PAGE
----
I will be talking about plant breeding, but it will be very definitely plant breeding dedicated to expanding the organic sector of the market, of breeding varieties that are particularly good for growing in organic conditions. The critical thing, though, that actually comes along with plant breeding is seed saving. You can’t do any plant breeding at all unless you know how to save seeds. On the other hand, you can’t save seeds very well unless you actually know how to plant breed, too. So I thought I would do a song that has to do with seed saving. And this one is based on the tune ‘Scotland the Brave’, and I call it ‘Seed-savers Brave’. Because, basically, most of the commercial seed sector, the big multinational seed corporations, are working very hard to get farmers worldwide – farmers and gardeners – to quite saving seed and just buy it every year. We need to do everything possible to resist that trend. That means growing open-pollinated varieties, when good open-pollinated varieties are available. That means doing trials of our own in order to find good open-pollinated varieties that are as good as the hybrids, and a lot of them are. And in addition, when people sell things like pelleted seed, realize that’s another thing that locks you in to having to buy seed from them every year. The minute you adapt your operation to pelleted seed, you, at that point, are subordinate to big commercial seed companies that can produce pelleted seed from then on.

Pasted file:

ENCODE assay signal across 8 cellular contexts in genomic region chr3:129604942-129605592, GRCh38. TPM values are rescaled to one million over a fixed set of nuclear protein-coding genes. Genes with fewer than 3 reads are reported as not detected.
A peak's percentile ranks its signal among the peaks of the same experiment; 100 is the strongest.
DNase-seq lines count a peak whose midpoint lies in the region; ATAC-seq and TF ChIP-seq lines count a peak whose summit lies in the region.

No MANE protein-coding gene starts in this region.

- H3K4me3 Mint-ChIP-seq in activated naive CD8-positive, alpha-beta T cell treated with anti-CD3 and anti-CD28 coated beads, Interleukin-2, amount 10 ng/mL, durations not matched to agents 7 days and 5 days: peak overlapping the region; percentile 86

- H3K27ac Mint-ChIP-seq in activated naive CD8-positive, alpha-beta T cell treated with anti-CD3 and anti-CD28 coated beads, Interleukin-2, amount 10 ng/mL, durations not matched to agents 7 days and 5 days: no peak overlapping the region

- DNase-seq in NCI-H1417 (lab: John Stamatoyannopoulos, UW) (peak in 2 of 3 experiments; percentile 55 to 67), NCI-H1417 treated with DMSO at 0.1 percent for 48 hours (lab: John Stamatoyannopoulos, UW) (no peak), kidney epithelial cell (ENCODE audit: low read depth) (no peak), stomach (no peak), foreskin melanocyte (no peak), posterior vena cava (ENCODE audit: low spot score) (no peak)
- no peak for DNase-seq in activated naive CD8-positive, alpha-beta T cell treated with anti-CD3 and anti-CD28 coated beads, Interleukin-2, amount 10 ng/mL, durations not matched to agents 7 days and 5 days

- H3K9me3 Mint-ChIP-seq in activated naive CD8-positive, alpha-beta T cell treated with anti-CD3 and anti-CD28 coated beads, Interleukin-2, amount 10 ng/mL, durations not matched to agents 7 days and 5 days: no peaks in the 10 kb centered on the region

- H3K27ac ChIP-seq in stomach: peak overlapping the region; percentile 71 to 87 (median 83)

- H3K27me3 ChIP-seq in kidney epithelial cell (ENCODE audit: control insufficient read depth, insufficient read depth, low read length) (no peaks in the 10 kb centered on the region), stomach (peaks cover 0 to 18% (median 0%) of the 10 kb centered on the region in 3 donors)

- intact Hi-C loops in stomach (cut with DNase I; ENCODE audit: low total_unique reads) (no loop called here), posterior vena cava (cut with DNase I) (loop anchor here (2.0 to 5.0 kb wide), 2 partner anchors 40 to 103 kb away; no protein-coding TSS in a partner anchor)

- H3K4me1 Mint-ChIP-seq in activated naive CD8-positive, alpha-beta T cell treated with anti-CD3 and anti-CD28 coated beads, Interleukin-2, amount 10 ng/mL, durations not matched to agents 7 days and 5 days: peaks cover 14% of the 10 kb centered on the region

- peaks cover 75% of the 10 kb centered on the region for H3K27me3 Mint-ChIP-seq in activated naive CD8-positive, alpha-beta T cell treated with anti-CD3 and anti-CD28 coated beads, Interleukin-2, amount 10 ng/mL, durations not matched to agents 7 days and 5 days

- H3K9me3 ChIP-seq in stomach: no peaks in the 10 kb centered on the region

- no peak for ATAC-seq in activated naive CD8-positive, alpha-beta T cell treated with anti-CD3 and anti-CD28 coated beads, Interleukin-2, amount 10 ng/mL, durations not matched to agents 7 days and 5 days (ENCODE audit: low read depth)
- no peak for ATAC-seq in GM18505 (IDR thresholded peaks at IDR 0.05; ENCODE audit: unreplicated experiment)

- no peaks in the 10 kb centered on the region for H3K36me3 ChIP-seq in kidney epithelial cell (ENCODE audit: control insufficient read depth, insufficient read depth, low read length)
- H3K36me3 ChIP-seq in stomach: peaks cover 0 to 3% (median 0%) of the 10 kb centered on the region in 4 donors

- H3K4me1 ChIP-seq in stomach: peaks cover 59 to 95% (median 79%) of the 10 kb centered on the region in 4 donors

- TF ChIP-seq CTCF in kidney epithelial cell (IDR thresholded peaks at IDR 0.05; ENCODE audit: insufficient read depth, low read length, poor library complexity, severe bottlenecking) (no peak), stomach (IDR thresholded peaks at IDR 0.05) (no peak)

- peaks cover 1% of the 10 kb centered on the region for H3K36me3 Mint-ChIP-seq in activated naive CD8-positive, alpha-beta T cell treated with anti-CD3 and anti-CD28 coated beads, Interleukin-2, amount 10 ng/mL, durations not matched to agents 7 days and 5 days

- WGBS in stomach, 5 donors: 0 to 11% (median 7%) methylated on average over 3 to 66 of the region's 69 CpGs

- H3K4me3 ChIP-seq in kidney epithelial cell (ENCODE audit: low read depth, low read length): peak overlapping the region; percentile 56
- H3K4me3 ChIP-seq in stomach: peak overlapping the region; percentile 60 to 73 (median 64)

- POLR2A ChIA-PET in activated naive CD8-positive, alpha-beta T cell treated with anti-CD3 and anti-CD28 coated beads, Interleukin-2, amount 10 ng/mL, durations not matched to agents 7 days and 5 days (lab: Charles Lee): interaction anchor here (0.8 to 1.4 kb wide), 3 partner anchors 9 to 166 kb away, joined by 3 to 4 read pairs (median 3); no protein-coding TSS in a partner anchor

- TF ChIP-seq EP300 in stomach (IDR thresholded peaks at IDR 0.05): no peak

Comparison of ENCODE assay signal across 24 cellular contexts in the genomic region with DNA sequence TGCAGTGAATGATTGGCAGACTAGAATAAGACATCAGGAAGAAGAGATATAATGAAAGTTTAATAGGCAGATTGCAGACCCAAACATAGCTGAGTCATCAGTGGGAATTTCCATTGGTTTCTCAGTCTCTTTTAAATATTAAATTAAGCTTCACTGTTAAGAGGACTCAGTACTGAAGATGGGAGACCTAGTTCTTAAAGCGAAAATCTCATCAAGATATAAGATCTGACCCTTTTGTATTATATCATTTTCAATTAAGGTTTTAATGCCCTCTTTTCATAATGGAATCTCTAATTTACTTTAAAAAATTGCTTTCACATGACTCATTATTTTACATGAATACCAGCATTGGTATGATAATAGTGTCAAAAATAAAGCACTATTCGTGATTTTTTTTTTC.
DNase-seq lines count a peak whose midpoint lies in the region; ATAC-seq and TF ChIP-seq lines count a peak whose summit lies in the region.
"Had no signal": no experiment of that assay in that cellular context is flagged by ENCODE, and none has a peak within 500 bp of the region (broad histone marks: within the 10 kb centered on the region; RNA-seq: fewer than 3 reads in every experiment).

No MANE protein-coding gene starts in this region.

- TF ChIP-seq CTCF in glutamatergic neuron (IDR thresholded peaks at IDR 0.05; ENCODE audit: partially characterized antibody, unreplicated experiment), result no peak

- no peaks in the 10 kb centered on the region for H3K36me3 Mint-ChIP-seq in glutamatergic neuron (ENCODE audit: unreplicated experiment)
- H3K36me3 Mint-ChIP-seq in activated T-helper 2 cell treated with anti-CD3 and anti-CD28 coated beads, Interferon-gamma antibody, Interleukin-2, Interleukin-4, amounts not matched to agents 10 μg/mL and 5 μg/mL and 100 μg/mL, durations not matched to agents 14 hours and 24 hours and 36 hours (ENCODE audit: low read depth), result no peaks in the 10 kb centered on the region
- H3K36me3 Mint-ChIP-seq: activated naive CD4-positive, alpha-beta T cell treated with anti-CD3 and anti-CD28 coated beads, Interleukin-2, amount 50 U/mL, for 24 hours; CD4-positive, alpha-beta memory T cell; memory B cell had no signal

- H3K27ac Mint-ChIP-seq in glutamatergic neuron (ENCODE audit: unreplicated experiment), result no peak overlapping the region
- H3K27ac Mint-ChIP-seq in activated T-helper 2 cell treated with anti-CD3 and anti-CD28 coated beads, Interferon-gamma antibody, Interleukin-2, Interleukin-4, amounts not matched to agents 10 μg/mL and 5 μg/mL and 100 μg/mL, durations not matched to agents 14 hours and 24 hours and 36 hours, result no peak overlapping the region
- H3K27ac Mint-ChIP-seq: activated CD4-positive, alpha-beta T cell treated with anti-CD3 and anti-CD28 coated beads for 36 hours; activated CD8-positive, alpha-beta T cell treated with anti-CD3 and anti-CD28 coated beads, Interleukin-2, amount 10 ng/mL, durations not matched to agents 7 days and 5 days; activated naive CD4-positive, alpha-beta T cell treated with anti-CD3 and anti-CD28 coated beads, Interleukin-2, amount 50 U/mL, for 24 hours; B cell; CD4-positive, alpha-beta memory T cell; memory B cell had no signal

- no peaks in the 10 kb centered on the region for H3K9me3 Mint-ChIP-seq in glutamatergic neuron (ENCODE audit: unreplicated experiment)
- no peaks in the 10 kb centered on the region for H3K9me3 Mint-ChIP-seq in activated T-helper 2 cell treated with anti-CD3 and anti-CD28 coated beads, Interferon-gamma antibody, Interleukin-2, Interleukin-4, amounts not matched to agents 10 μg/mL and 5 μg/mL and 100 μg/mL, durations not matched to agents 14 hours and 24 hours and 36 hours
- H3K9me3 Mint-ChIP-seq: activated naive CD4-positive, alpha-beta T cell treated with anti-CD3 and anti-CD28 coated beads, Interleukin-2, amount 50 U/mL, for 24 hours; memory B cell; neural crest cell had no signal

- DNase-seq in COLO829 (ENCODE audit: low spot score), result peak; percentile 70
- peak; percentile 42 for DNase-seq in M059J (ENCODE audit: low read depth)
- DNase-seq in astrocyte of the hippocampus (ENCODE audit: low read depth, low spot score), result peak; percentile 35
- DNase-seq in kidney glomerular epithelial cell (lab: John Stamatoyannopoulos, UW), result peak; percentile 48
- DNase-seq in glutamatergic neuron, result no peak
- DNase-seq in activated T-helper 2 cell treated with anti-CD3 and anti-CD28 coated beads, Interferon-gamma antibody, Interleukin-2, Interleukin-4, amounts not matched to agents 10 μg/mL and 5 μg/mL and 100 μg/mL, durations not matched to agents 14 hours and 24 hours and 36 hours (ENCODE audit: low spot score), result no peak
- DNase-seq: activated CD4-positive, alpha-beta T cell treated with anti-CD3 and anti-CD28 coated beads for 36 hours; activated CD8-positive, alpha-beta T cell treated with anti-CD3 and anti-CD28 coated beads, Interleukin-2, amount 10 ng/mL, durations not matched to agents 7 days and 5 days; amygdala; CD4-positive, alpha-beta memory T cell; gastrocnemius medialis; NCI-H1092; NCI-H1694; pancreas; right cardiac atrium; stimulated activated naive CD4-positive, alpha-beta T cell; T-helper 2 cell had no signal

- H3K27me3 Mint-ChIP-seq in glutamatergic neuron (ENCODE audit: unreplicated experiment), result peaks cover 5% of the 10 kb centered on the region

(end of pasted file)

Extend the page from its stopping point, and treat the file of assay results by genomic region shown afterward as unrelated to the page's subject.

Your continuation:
So, anyway, this ‘Seed-Savers Brave’, of course, has got Open Source Seed Initiative in it, and, you know, if you invite me to give a talk you’re stuck with hearing a lot about Open Source Seed Initiative. I don’t apologize for that.